The eyes are pieces of black vinyl, painted with cheapo craft acrylics. I installed them from the inside and then top stitched a white fleece lid in front to give that dreamy, sleepy look he always has. This picture isn’t the greatest because of all the white on white on white. Vintage iridescent clear/white sequins line the bottom lid to tie in the the scales fabric and the bodice of the dress. The nose is actually flocked with Martha Stewart flocking powder in Swan. I used Pewter gray for inside the nostrils. I’ve been really impressed that after all the petting he has gotten that flocking is still intact.
The ears are just what you'd expect; big floppy dog ears, attached at the top.
Step 6: The Body
The body was the beast of this project. For the underside, I chose a light weight white cotton over something fuzzier to keep this from getting too hot to wear. There wasn’t a lot of measuring involved here. I just made body shapes the entire length of my fabric because I wanted him to be GRAND! I planned to wrap the body around me like a boa to keep it from being too back heavy, so the longer the better, right?
I used my sewing machine to sew the strips of “scales” and fur to the back, then hand sewed his little arms and legs out of the same fur I used on the face. I carefully glued white eyelash yarn along the edges of where the different fabrics met for a more organic transition between scales and fur. I sewed the dorsal and belly halves together using the usual inside-out machine sewing method .
Step 7: Attaching the Body
There are easily two bags worth of poly-fill inside the body, loosely packed to reduce weight and heat. The body tube was attached to the back of the head using E-6000, then merged with a toupee of white fur. I hand stitched this bridge piece in place and picked the fur out for a pretty seamless transition. The second photo here is the underside of Falcor. You can see where the body meets the head and where I've concealed all edges and connections with fur. If you look closely at the middle of the back of the "skull", you will see a slit in the paper mache. I usually make one or two of these in every mask so that I can use mini hair clips to clap the mask in place on my head without using any dorky looking elastic straps.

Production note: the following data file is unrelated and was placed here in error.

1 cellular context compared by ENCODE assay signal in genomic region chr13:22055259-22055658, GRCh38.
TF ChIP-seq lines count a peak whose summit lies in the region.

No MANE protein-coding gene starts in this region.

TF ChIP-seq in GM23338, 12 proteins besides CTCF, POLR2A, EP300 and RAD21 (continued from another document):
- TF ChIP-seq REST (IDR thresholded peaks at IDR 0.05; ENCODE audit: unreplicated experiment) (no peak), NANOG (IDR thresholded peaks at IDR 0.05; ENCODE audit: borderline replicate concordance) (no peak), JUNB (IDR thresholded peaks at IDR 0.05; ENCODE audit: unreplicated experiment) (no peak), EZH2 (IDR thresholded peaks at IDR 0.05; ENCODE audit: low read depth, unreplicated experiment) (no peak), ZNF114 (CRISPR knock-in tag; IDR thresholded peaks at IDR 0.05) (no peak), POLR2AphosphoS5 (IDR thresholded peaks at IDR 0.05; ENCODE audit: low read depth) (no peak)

Step 8: Finishing Touches
My one regret with this costume is that I just eyeballed his body length without checking it against my own height. The longer the better? Ehhh…not quite. I’m just a little shorter than he is, so I have to keep him slung over my arm at all times to avoid dragging on the ground. Lesson learned: ALWAYS MEASURE STUFF! I wear platform shoes with this costume to minimize the issue.
To finish off the look I made little fingerless gloves from the fur and scale fabric, as well as white fur boot covers. A flowing white wig was a must and I found one for super cheap on amazon. Many of you probably already know that they have some very affordable cosplay wigs if you're willing to wait an extra week or two for the international shipping.
Step 9: Done!
As far as I know, nobody else has done a Falcor interpretation quite like this before and the fan love has been very rewarding. I've had girls run up to me nearly teary eyed and ask for a photo because NES is their favorite movie of all time. Random dudes will see me from across the room, thrust a fist in the air, and yell “ARTAX!” Part of me wants to remind them that Artax was the horse, not the dragon, but I appreciate the enthusiasm nonetheless. If anyone out there does Rock Biter, Atreyu, or Night Hob, we need to hang out!